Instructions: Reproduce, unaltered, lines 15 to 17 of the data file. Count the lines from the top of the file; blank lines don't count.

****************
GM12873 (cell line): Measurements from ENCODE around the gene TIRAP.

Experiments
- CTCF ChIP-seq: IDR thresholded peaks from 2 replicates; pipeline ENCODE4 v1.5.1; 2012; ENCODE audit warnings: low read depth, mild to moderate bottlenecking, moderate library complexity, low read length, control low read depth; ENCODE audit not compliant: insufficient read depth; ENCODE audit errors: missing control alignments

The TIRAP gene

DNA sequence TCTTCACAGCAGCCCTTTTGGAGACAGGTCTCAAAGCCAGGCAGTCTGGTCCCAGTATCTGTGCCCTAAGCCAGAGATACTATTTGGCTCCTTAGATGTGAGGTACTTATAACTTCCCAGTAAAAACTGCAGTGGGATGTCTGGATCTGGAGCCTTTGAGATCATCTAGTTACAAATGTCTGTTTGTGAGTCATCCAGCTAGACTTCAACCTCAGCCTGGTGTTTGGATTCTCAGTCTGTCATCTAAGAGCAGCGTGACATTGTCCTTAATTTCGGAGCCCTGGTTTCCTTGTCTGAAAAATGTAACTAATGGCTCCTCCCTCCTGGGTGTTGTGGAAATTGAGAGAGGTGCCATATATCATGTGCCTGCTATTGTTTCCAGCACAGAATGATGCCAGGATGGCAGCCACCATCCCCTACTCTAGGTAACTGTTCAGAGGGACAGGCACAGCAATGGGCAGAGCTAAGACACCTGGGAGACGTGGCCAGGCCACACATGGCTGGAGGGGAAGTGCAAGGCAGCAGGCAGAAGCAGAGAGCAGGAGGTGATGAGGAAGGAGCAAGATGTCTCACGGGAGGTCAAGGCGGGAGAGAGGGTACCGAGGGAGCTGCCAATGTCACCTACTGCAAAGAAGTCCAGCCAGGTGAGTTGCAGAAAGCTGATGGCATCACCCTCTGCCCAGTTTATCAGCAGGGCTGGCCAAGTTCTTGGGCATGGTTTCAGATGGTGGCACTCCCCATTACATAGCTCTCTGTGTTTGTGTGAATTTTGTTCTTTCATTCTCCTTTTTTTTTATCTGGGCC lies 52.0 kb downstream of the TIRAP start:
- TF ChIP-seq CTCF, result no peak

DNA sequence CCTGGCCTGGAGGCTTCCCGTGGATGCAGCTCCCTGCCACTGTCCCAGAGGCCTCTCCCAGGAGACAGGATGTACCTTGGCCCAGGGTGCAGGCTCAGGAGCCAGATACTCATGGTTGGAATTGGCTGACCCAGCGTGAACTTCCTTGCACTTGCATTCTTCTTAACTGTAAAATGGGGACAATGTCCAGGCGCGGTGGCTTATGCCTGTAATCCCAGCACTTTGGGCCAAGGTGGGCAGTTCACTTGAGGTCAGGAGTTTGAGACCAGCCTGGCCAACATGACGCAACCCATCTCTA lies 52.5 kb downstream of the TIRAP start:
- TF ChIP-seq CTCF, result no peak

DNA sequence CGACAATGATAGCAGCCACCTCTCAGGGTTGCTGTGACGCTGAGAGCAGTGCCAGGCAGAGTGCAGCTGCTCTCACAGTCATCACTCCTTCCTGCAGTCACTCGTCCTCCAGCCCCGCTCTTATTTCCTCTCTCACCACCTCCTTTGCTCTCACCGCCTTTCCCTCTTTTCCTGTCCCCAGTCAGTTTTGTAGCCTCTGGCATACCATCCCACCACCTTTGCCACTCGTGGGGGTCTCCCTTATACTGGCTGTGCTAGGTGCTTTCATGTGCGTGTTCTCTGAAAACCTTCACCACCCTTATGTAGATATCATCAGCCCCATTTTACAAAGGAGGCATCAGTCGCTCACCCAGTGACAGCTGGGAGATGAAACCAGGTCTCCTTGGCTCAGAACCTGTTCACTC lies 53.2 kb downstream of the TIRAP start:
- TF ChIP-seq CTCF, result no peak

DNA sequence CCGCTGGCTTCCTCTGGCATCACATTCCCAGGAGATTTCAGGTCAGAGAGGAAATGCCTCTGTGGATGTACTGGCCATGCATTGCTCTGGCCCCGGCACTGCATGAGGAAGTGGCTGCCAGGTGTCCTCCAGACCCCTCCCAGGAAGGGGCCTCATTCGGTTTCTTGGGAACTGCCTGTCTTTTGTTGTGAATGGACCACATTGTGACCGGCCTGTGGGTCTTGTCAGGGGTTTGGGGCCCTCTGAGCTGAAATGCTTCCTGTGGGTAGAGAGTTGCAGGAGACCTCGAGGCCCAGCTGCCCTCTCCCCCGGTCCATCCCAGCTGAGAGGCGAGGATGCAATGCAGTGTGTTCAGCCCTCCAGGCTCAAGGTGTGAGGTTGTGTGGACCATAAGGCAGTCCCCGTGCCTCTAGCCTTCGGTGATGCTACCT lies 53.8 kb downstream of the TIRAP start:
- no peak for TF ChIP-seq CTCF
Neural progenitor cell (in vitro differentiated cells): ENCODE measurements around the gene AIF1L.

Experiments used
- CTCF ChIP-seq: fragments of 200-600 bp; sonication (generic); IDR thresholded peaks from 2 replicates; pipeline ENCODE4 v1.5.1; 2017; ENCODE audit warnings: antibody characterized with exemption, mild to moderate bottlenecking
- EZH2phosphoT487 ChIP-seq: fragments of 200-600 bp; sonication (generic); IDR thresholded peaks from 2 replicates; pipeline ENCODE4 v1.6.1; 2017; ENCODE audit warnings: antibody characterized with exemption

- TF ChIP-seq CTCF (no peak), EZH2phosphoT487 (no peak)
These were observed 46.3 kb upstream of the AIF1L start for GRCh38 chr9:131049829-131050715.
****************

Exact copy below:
- CTCF ChIP-seq: fragments of 200-600 bp; sonication (generic); IDR thresholded peaks from 2 replicates; pipeline ENCODE4 v1.5.1; 2017; ENCODE audit warnings: antibody characterized with exemption, mild to moderate bottlenecking
- EZH2phosphoT487 ChIP-seq: fragments of 200-600 bp; sonication (generic); IDR thresholded peaks from 2 replicates; pipeline ENCODE4 v1.6.1; 2017; ENCODE audit warnings: antibody characterized with exemption

- TF ChIP-seq CTCF (no peak), EZH2phosphoT487 (no peak)